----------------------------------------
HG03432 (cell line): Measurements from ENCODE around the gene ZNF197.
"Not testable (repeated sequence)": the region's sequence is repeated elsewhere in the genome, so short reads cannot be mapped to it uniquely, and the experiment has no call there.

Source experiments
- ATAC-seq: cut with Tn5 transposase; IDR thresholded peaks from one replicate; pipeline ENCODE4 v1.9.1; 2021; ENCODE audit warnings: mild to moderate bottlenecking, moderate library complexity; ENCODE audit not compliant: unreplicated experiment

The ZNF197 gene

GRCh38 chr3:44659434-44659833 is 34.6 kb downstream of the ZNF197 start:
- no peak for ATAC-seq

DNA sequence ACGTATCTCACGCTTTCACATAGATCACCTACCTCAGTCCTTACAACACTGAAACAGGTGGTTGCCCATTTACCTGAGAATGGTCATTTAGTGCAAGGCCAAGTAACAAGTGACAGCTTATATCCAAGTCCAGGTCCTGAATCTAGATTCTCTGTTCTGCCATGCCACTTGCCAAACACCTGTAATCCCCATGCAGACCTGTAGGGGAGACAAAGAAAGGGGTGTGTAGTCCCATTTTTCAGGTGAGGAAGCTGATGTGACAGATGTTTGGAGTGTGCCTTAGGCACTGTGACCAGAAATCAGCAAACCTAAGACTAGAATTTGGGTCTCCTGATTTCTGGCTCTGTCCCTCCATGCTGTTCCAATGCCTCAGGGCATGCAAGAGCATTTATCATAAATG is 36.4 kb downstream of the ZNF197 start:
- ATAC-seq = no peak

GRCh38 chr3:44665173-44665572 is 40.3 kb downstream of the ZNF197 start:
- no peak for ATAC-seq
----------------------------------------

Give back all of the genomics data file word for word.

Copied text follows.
HG03432 (cell line): Measurements from ENCODE around the gene ZNF197.
"Not testable (repeated sequence)": the region's sequence is repeated elsewhere in the genome, so short reads cannot be mapped to it uniquely, and the experiment has no call there.

Source experiments
- ATAC-seq: cut with Tn5 transposase; IDR thresholded peaks from one replicate; pipeline ENCODE4 v1.9.1; 2021; ENCODE audit warnings: mild to moderate bottlenecking, moderate library complexity; ENCODE audit not compliant: unreplicated experiment

The ZNF197 gene

GRCh38 chr3:44659434-44659833 is 34.6 kb downstream of the ZNF197 start:
- no peak for ATAC-seq

DNA sequence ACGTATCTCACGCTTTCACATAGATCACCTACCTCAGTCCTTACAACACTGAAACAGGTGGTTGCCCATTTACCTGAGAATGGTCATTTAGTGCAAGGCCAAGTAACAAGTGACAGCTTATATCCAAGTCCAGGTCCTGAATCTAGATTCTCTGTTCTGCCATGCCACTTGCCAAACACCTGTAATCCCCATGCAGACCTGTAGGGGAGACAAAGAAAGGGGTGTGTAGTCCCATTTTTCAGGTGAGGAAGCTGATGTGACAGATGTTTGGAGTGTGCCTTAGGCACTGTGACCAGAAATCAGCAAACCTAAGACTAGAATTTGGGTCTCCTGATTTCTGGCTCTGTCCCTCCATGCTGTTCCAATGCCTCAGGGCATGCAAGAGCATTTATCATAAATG is 36.4 kb downstream of the ZNF197 start:
- ATAC-seq = no peak

GRCh38 chr3:44665173-44665572 is 40.3 kb downstream of the ZNF197 start:
- no peak for ATAC-seq